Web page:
After eight years of Republican rule, Barack Obama turned Wednesday to the task of building a Democratic administration to lead the country out of war and into the financial recovery that he promised.
Pressing business came at him fast, with just 76 days until his inauguration as the 44th president.
Obama chose Rep. Rahm Emanuel, a fellow Chicago politician, to be his White House chief of staff, his first selection for the new administration, Democratic officials said Wednesday.
If Emanuel accepts, he would return to the White House where he served as a political and policy adviser to President Bill Clinton. Emanuel is the fourth-ranking Democrat in the House of Representatives as the Democratic Caucus Chair.
Two campaign officials said the appointment of a chief of staff was not expected for at least a day.
Kerry seeking spot
Several Democrats also said Massachusetts Sen. John Kerry, the party's 2004 presidential nominee, was actively seeking appointment as secretary of State in the new administration.
James Steinberg, a former Clinton adviser, remained a top contender for National Security Adviser. Susan Rice, another former Clinton aide, could be considered for that job or another senior post.
Obama also relies heavily on three foreign policy experts on his campaign staff who are likely to end up in the White House or State Department. Those three aides are Mark Lippert and Denis McDonough, both former Senate aides, and Ben Rhodes, Obama's foreign policy speech writer.
With wars under way in Iraq and Afghanistan, Obama might consider keeping Robert Gates on as Secretary of Defense. He might also consider tapping former Navy secretary Richard Danzig, a close adviser.
Obama issued a written statement announcing that his transition team would be headed by John Podesta, who served as chief of staff under Clinton; Pete Rouse, who has been Obama's chief of staff in the Senate; and Valerie Jarrett, a friend of the president-elect and campaign adviser.
The officials who described the developments did so on condition of anonymity, saying they were not authorized to discuss events not yet announced.
Emanuel moves up
After leaving Bill Clinton's White House, Emanuel turned to investment banking, then won a Chicago-area House seat six years ago. In Congress, he moved quickly into the leadership. As chairman of the Democratic campaign committee in 2006, he played an instrumental role in restoring his party to power after 12 years in the minority.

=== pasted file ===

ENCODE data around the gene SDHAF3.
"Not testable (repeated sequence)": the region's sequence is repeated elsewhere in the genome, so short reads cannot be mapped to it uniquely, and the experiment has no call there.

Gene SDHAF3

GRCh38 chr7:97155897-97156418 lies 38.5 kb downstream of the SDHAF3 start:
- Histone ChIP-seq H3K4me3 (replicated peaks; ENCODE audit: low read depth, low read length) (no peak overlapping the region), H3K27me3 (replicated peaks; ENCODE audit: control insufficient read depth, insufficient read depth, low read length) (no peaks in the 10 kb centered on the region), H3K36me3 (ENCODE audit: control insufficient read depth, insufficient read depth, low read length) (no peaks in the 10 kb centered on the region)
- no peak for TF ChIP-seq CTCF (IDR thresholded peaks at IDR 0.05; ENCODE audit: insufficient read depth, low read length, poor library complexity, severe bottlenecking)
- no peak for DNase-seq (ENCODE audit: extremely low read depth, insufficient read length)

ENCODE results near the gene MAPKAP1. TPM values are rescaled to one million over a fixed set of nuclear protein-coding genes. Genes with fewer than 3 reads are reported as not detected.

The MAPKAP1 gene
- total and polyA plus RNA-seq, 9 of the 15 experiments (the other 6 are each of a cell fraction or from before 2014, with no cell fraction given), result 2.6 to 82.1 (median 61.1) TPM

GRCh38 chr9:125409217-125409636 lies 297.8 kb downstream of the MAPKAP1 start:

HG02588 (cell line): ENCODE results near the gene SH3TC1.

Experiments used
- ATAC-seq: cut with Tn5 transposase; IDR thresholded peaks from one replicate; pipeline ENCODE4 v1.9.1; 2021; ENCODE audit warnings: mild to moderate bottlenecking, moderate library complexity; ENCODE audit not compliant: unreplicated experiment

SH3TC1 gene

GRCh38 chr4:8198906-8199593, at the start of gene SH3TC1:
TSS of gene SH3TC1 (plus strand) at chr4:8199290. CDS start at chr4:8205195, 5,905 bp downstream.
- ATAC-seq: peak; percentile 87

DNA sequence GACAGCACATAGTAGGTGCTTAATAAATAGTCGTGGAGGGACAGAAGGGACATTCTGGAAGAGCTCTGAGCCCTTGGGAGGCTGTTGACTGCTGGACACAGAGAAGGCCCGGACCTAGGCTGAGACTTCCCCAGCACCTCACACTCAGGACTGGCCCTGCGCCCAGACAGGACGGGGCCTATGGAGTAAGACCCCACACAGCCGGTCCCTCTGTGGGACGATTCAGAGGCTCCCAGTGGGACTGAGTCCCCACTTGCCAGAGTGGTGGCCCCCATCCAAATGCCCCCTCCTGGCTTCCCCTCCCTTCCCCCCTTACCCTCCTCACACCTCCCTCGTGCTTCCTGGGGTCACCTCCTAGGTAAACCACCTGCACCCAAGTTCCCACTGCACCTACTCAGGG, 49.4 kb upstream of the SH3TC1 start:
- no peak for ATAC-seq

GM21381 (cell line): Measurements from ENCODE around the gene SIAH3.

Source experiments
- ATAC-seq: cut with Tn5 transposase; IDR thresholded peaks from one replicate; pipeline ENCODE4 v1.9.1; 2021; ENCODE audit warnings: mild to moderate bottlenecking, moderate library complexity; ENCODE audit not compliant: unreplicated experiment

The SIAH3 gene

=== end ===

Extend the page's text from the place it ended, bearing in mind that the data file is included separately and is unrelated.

Emanuel maintained neutrality during the long primary battle between Obama and Sen. Hillary Rodham Clinton, not surprising given his long-standing ties to the former first lady and his Illinois connections with Obama.
With hundreds of jobs to fill and only 10 weeks until Inauguration Day, Obama and his transition team confronted a formidable task complicated by his anti-lobbyist campaign rhetoric.
The official campaign Web Site said no political appointees would be permitted to work on "regulations or contracts directly and substantially related to their prior employer for two years. And no political appointee will be able to lobby the executive branch after leaving government service during the remainder of the administration."
But almost exactly one year ago, on Nov. 3, 2007, candidate Obama went considerably further than that while campaigning in South Carolina. "I don't take a dime of their money, and when I am president, they won't find a job in my White House," he said of lobbyists at the time.
Because they often have prior experience in government or politics, lobbyists figure as potential appointees for presidents of both parties.
The president-elect had breakfast with his wife and daughters, then left his house for a workout at a nearby gym. Aides said he intended to visit his campaign headquarters later in the day to thank his staff.
Obama has less than three months to build a new administration. But his status as an incumbent member of Congress presents issues unseen since 1960, when Democrat John F. Kennedy moved from the Senate to the White House.
The Senate is scheduled to hold a post-election session in two weeks, and Speaker Nancy Pelosi held a news conference Wednesday to reinforce her call for quick action on a bill to stimulate the economy.
That places Obama in uncharted territory — a president-elect, presumably first among equals among congressional Democrats. Yet his and their ability to enact legislation depends almost entirely until Inauguration Day on President Bush's willingness to sign it.